Well, that’s the genius in the storytelling/scripting. I think the key is accepting that he wasn’t really Mr Chips, but a deeply repressed, angry and disappointed man gifted with tremendous intellect but no self-awareness. Proximity to death made him question the path he had chosen, revealed the futility of his repression and released the anger and narcissism buried deep down. The analogy thus isn’t to Mr Chips, but Faust, which seems à propos, in the context, dontchathink?

    You should would be best placed to advise I imagine. After all, you work in Hades for the Gods of Jordan Belfort, or perhaps their cousins, don’t you Fyodor?

    Hades? Hardly. Besides which, Hades, like me, is good in parts.

    And don’t get me farkin’ started on that boiler-room bounder, Jordan Belfort. “Wolf of Wall Street”? His pissant retail scams had nothing to do with the real Wall Street, and certainly pale in comparison to the arch-devilry that really goes on but is far less entertaining than the drugs & hookers vicefest Wallfellas that Scorsese directed. If you want a realistic understanding of what Belfort was up to, “Boiler Room” is a much better take. The best movie on how Wall Street actually works is “Margin Call”. Much less exciting (and definitely could have used more Margot), but that’s the banality of evil.

    I’d ask Devil Drink, as he would really be the expert, but ever since I met him one night many years ago in a dark pub, I really rather not disturb him in any way whatsoever … it was his eyes … you could see your own heart throbbing in them … terrifying and I am a witch, imagine. Let’s not conjure it, it’s a dangerous thing to conjure that entity.

    Yah, about time Teh Debbil Drink Methistopheles rocked up on this grave.

  42. Casey

    In regards to Walt, yes Fyodor – everything you said. That sums it up. He was deeply repressed and a very angry man – and the cancer diagnosis unleashed it. I loved that scene when he went into remission and he punched something in the bathroom, was it a paper towel dispenser? Anyway, it was like he had kicked the Angel of Death to the kerb. It was an amazing scene.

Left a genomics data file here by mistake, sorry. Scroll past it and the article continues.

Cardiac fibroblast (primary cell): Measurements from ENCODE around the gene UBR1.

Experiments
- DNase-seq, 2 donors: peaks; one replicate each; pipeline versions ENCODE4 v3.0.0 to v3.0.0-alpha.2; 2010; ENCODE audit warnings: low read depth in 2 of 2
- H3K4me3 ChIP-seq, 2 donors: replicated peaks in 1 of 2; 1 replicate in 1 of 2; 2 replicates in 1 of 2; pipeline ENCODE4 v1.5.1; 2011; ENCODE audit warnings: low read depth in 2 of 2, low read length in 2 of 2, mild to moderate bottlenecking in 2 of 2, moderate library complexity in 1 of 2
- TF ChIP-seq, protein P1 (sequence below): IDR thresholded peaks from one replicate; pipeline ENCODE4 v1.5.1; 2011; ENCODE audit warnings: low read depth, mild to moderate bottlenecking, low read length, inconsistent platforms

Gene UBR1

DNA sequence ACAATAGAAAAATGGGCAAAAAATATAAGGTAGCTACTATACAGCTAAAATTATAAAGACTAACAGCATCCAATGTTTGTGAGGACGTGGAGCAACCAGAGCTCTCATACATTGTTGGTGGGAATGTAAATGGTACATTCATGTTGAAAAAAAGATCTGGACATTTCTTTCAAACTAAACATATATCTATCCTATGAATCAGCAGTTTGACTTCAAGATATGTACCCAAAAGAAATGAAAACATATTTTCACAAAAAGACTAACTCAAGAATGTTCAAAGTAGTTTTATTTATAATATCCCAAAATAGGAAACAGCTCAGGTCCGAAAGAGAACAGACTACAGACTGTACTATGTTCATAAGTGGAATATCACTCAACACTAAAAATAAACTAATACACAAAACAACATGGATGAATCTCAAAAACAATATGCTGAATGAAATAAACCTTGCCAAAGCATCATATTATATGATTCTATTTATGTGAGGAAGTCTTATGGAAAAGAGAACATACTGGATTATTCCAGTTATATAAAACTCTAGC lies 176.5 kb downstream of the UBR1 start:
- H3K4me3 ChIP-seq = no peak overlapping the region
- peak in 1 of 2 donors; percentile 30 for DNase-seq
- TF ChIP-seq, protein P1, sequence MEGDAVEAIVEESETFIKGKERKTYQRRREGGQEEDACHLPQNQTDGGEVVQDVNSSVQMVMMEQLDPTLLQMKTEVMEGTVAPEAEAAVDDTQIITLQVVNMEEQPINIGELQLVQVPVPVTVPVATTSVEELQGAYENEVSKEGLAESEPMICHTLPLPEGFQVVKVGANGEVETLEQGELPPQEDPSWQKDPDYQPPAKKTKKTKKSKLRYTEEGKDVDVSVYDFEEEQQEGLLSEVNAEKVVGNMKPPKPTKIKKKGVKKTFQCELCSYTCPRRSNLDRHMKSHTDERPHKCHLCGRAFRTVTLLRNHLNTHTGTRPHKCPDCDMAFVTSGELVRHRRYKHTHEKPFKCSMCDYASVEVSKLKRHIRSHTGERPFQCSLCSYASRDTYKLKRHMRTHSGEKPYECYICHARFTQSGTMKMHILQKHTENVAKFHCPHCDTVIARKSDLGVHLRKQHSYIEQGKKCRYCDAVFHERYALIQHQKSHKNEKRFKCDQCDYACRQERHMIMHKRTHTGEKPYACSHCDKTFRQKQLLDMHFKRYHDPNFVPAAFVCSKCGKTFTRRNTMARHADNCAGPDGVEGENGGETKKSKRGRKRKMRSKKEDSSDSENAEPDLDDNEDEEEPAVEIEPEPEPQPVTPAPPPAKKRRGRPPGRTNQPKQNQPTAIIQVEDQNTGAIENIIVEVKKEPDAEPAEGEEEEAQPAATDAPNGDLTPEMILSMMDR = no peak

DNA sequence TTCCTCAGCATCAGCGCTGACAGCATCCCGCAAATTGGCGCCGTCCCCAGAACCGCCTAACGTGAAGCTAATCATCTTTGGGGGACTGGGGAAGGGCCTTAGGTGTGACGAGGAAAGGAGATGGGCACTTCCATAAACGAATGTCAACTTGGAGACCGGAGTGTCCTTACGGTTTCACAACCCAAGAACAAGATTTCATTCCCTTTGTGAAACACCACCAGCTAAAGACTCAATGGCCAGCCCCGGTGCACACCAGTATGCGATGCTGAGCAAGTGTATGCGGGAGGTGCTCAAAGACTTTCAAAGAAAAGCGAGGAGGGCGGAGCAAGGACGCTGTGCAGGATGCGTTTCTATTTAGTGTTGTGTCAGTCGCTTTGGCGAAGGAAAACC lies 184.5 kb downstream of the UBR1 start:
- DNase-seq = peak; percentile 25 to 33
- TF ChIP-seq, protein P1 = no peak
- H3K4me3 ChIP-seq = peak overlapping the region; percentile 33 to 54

I haven’t seen the Wolf of Wall Street yet, but I’ve watched a few interviews with Jordan Belfort and I’m with you already. I’ve seen a few reviews where it is suggested something like this is Jay Gatsby without the metaphysical yearnings, with all the hope gone, that this is American finally cut adrift from it transcendental underpinnings, which is a nice way of framing it, but really really? Jordan Belfort is cringeworthy and has all the charms of a car salesman on crack. I can’t believe they made a movie about him and they are giving him money for his efforts.

    Anyway, the blog closes today. All the best everyone!

  43. paul burns

    Farewell to you all. May we all meet again somewhere on teh internet.
    FYI, occasionally comment in the Guardian as historyhead, and in The Conversation under my own name.